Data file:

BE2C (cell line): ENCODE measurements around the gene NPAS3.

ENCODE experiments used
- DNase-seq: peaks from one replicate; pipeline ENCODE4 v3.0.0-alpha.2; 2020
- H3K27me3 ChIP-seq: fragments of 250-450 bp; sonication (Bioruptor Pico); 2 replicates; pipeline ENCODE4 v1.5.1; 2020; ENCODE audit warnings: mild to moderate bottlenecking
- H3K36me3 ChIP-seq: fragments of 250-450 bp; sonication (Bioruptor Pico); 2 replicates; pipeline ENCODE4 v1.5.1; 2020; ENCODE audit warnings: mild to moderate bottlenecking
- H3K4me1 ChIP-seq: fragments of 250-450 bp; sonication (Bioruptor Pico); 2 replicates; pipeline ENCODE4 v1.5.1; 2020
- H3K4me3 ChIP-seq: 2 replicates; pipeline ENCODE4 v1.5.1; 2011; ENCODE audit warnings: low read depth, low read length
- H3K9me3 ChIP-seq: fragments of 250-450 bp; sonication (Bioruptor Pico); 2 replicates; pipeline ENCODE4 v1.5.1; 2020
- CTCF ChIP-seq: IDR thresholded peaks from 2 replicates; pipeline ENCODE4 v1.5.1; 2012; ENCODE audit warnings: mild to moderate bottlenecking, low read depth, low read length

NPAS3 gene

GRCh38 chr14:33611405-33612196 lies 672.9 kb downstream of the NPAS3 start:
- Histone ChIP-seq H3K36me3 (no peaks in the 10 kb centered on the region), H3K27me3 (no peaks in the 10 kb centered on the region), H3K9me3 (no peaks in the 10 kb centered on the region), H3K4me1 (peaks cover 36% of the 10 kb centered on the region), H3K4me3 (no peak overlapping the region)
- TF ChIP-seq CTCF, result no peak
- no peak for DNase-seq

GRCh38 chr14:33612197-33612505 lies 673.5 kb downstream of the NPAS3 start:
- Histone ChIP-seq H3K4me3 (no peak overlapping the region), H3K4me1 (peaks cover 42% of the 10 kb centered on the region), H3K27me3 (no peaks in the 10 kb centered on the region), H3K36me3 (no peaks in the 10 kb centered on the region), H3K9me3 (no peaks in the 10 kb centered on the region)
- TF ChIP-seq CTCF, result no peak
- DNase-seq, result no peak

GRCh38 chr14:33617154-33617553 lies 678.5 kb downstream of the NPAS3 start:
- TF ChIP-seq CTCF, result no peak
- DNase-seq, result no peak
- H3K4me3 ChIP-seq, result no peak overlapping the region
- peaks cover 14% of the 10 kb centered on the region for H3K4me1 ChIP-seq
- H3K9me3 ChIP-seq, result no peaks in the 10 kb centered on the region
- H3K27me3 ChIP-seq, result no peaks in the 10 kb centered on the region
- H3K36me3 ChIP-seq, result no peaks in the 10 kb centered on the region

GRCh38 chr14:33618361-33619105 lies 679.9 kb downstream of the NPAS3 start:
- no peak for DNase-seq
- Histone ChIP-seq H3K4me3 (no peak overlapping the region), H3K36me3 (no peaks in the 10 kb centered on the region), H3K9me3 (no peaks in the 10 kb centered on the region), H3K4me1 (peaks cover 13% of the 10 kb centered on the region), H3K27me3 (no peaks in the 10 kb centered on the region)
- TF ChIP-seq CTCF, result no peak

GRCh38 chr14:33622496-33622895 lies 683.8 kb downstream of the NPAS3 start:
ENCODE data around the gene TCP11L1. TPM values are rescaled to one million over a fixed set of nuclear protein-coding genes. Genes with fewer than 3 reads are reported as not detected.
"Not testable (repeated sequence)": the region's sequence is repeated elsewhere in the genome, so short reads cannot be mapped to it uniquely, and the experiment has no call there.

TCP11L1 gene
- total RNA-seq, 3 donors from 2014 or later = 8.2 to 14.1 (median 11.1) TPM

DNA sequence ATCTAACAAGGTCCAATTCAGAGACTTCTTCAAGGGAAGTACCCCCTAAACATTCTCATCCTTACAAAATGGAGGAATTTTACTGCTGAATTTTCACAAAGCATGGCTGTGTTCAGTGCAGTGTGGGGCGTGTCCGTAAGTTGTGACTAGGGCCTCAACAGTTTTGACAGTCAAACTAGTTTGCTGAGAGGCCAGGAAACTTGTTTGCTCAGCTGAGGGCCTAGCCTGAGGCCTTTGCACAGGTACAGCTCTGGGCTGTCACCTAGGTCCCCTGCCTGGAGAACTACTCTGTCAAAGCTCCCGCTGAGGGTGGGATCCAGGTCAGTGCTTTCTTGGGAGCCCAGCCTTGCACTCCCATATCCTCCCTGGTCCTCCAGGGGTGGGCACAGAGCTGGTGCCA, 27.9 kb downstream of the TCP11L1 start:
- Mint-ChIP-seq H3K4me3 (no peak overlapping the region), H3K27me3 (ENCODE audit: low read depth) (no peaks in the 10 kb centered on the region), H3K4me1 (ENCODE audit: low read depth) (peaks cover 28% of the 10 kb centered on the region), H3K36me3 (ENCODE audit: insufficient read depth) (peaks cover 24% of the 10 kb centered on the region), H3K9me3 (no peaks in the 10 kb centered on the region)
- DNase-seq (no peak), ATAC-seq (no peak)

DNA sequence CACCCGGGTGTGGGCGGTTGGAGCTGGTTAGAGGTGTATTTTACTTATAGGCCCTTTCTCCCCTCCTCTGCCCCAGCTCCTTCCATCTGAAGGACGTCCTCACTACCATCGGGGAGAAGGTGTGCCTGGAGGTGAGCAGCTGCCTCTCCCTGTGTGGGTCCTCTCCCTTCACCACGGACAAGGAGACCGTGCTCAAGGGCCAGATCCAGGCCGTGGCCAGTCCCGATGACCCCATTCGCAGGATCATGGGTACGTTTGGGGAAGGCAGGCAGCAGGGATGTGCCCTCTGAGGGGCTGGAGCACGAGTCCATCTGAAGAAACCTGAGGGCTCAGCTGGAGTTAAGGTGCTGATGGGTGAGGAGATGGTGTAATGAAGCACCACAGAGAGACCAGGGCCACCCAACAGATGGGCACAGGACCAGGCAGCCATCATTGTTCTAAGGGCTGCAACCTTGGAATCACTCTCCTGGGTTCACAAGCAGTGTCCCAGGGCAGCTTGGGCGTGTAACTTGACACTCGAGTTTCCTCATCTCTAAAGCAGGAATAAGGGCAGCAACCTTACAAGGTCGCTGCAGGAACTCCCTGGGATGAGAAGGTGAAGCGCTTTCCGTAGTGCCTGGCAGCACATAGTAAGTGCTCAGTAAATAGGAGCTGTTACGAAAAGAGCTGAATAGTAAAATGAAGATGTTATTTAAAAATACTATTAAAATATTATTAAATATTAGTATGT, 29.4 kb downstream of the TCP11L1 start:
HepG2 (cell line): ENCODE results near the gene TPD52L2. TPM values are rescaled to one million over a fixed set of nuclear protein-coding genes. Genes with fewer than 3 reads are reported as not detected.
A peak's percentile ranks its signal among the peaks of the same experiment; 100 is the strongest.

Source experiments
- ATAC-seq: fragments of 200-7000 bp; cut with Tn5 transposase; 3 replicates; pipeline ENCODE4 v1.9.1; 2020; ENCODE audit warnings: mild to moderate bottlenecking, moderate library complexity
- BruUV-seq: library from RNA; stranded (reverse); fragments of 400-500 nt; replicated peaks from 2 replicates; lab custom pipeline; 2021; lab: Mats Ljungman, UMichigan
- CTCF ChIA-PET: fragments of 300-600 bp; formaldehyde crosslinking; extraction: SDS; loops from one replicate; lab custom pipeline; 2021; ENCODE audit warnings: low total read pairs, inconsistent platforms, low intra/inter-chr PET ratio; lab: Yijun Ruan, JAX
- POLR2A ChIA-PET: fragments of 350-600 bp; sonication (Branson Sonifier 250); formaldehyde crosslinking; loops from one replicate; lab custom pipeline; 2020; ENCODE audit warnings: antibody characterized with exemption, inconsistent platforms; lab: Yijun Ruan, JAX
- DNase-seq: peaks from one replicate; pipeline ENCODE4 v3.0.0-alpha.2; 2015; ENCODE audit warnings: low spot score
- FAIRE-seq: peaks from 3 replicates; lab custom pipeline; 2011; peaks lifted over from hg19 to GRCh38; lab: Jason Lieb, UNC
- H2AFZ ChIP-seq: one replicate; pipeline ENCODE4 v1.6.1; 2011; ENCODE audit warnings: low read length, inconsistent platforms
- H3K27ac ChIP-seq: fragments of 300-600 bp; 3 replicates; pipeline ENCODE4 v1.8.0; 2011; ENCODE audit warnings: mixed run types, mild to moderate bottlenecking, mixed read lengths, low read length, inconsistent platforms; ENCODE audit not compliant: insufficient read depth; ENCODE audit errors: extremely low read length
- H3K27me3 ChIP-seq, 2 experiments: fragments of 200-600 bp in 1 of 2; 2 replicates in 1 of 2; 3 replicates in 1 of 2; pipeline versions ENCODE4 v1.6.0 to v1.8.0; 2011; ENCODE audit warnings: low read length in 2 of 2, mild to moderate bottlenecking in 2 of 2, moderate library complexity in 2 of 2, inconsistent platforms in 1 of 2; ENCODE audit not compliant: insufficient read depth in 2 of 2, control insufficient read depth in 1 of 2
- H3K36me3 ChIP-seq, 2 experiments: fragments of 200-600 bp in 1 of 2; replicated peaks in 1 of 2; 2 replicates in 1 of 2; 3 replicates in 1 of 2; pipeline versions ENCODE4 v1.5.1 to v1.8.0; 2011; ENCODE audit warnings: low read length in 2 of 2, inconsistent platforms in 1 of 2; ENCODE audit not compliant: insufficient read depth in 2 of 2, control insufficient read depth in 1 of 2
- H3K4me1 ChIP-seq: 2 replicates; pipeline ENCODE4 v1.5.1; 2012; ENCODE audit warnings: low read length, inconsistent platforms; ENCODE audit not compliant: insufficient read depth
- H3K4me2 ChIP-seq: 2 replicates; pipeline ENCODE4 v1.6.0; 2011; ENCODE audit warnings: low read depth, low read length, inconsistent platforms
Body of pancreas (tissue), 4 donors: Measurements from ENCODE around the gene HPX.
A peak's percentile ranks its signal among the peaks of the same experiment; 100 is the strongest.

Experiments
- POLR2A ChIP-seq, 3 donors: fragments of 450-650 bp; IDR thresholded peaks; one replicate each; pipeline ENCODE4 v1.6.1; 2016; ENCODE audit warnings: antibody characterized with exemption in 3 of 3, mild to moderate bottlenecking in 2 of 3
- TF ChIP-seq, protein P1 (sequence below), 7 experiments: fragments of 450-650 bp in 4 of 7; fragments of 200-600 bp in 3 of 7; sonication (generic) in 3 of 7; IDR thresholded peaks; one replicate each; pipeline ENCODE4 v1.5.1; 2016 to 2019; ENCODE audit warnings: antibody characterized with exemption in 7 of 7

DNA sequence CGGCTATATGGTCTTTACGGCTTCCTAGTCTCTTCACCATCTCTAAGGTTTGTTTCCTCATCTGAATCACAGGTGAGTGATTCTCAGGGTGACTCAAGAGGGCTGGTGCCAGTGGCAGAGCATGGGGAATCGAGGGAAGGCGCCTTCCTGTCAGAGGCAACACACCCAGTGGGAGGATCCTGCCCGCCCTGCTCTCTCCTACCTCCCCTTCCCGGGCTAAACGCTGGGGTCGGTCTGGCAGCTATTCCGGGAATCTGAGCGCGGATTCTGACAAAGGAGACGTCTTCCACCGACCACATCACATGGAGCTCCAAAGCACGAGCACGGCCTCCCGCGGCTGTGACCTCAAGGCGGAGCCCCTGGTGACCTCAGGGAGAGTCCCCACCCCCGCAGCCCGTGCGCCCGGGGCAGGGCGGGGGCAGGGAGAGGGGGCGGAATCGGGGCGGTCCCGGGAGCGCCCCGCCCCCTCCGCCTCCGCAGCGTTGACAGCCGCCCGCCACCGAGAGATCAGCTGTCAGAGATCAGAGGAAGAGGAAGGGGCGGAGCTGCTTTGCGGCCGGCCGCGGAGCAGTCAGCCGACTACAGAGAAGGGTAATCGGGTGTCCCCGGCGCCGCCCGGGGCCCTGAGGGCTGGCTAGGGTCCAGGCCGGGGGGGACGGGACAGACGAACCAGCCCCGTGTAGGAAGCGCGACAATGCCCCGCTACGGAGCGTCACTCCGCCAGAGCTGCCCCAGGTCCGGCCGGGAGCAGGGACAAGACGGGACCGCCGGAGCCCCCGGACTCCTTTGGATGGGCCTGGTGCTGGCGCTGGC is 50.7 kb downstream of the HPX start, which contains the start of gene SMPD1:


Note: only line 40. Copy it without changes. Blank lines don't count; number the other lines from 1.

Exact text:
HepG2 (cell line): ENCODE results near the gene TPD52L2. TPM values are rescaled to one million over a fixed set of nuclear protein-coding genes. Genes with fewer than 3 reads are reported as not detected.